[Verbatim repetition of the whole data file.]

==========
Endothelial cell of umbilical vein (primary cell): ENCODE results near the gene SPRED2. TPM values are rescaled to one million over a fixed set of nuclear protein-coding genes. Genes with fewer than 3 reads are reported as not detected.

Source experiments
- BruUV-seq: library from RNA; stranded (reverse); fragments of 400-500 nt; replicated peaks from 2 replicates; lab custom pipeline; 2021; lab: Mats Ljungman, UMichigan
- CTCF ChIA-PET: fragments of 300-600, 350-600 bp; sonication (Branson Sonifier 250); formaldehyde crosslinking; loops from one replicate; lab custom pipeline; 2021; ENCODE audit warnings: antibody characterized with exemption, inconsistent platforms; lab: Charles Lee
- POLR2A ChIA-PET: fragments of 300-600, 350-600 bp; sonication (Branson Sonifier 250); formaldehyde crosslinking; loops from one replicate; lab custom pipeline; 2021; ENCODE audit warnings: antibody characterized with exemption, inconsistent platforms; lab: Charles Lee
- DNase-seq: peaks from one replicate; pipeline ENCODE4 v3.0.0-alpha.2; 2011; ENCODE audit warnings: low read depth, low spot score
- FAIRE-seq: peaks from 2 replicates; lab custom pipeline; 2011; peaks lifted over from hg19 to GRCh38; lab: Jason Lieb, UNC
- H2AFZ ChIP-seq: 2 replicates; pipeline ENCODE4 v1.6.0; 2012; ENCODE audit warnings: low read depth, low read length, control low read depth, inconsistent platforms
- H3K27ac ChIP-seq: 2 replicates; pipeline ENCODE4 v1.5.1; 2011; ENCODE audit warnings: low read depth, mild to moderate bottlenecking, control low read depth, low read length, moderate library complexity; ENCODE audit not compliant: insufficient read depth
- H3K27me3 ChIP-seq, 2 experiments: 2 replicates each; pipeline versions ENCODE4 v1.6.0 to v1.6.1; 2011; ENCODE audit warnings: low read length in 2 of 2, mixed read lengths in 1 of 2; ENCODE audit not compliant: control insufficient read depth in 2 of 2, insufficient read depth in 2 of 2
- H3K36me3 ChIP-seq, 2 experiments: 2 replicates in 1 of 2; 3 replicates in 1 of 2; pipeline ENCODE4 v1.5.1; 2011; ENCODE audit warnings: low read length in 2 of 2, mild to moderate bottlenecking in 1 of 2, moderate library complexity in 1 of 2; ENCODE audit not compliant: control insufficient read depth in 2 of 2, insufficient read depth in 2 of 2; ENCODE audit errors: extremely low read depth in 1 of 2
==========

Endothelial cell of umbilical vein (primary cell): ENCODE results near the gene SPRED2. TPM values are rescaled to one million over a fixed set of nuclear protein-coding genes. Genes with fewer than 3 reads are reported as not detected.

Source experiments
- BruUV-seq: library from RNA; stranded (reverse); fragments of 400-500 nt; replicated peaks from 2 replicates; lab custom pipeline; 2021; lab: Mats Ljungman, UMichigan
- CTCF ChIA-PET: fragments of 300-600, 350-600 bp; sonication (Branson Sonifier 250); formaldehyde crosslinking; loops from one replicate; lab custom pipeline; 2021; ENCODE audit warnings: antibody characterized with exemption, inconsistent platforms; lab: Charles Lee
- POLR2A ChIA-PET: fragments of 300-600, 350-600 bp; sonication (Branson Sonifier 250); formaldehyde crosslinking; loops from one replicate; lab custom pipeline; 2021; ENCODE audit warnings: antibody characterized with exemption, inconsistent platforms; lab: Charles Lee
- DNase-seq: peaks from one replicate; pipeline ENCODE4 v3.0.0-alpha.2; 2011; ENCODE audit warnings: low read depth, low spot score
- FAIRE-seq: peaks from 2 replicates; lab custom pipeline; 2011; peaks lifted over from hg19 to GRCh38; lab: Jason Lieb, UNC
- H2AFZ ChIP-seq: 2 replicates; pipeline ENCODE4 v1.6.0; 2012; ENCODE audit warnings: low read depth, low read length, control low read depth, inconsistent platforms
- H3K27ac ChIP-seq: 2 replicates; pipeline ENCODE4 v1.5.1; 2011; ENCODE audit warnings: low read depth, mild to moderate bottlenecking, control low read depth, low read length, moderate library complexity; ENCODE audit not compliant: insufficient read depth
- H3K27me3 ChIP-seq, 2 experiments: 2 replicates each; pipeline versions ENCODE4 v1.6.0 to v1.6.1; 2011; ENCODE audit warnings: low read length in 2 of 2, mixed read lengths in 1 of 2; ENCODE audit not compliant: control insufficient read depth in 2 of 2, insufficient read depth in 2 of 2
- H3K36me3 ChIP-seq, 2 experiments: 2 replicates in 1 of 2; 3 replicates in 1 of 2; pipeline ENCODE4 v1.5.1; 2011; ENCODE audit warnings: low read length in 2 of 2, mild to moderate bottlenecking in 1 of 2, moderate library complexity in 1 of 2; ENCODE audit not compliant: control insufficient read depth in 2 of 2, insufficient read depth in 2 of 2; ENCODE audit errors: extremely low read depth in 1 of 2